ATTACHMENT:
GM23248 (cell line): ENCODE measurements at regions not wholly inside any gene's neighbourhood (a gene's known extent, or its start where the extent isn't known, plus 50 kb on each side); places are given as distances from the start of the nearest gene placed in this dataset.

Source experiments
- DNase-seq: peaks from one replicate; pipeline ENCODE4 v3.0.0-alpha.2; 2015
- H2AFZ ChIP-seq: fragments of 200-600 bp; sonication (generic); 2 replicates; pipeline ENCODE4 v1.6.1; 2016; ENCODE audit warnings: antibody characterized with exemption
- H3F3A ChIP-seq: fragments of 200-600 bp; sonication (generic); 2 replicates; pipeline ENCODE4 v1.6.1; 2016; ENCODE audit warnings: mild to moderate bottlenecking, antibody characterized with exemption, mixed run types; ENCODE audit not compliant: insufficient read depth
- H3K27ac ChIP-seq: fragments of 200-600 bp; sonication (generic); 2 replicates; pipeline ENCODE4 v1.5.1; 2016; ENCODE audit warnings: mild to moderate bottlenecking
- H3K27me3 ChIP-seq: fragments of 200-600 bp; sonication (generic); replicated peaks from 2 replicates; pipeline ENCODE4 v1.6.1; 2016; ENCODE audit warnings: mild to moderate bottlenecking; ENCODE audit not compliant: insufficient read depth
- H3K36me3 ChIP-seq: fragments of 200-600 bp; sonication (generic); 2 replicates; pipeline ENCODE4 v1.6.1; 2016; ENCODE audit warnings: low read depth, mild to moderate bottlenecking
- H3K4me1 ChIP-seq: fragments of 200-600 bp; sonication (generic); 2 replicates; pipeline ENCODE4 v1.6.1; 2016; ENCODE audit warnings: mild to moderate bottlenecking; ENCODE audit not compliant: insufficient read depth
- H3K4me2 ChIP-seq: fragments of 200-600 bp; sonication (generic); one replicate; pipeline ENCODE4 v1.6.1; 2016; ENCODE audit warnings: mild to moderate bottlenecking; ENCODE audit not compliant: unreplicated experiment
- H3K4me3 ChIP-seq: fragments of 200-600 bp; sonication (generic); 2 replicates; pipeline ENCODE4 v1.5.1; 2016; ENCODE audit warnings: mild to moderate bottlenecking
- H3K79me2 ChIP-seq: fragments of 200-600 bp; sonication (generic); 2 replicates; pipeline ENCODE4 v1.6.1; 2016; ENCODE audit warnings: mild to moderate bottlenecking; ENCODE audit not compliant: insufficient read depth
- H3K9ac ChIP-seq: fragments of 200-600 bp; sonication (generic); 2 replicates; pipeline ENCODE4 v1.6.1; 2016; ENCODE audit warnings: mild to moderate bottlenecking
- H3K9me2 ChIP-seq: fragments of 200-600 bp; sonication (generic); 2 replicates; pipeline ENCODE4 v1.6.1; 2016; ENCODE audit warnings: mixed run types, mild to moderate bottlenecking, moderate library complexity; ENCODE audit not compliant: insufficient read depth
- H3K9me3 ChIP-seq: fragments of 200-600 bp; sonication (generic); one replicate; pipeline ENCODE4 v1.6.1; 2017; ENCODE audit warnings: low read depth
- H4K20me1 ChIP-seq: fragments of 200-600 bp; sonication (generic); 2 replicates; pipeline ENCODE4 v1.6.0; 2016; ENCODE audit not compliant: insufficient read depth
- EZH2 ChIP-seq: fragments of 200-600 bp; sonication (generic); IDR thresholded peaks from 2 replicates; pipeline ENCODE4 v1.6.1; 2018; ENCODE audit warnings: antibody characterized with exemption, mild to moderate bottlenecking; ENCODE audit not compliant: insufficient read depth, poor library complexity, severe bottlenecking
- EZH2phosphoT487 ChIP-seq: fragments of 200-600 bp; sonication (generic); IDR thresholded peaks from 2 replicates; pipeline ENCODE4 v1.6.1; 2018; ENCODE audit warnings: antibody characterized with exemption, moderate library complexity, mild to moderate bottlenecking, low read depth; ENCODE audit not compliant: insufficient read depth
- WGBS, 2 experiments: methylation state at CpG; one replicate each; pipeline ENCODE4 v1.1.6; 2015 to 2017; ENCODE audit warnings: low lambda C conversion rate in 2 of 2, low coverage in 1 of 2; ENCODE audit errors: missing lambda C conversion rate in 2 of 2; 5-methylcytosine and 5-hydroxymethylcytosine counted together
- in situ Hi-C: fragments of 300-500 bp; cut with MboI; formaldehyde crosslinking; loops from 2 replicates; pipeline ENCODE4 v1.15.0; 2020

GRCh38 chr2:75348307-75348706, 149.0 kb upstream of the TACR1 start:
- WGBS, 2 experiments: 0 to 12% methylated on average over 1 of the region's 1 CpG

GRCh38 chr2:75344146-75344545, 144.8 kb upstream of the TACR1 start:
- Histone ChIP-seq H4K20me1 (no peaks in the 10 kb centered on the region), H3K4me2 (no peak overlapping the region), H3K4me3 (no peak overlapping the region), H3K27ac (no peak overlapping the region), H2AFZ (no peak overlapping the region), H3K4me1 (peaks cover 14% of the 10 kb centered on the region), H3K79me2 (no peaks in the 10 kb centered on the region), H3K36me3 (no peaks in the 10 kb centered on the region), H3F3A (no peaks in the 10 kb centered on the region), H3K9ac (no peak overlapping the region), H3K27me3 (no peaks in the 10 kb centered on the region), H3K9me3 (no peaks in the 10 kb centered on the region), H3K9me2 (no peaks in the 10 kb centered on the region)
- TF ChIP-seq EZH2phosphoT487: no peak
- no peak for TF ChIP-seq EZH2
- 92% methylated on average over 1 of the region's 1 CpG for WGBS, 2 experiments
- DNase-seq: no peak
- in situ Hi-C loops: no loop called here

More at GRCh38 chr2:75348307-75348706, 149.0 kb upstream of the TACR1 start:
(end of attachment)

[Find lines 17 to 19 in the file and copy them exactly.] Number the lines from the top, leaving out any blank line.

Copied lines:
- EZH2 ChIP-seq: fragments of 200-600 bp; sonication (generic); IDR thresholded peaks from 2 replicates; pipeline ENCODE4 v1.6.1; 2018; ENCODE audit warnings: antibody characterized with exemption, mild to moderate bottlenecking; ENCODE audit not compliant: insufficient read depth, poor library complexity, severe bottlenecking
- EZH2phosphoT487 ChIP-seq: fragments of 200-600 bp; sonication (generic); IDR thresholded peaks from 2 replicates; pipeline ENCODE4 v1.6.1; 2018; ENCODE audit warnings: antibody characterized with exemption, moderate library complexity, mild to moderate bottlenecking, low read depth; ENCODE audit not compliant: insufficient read depth
- WGBS, 2 experiments: methylation state at CpG; one replicate each; pipeline ENCODE4 v1.1.6; 2015 to 2017; ENCODE audit warnings: low lambda C conversion rate in 2 of 2, low coverage in 1 of 2; ENCODE audit errors: missing lambda C conversion rate in 2 of 2; 5-methylcytosine and 5-hydroxymethylcytosine counted together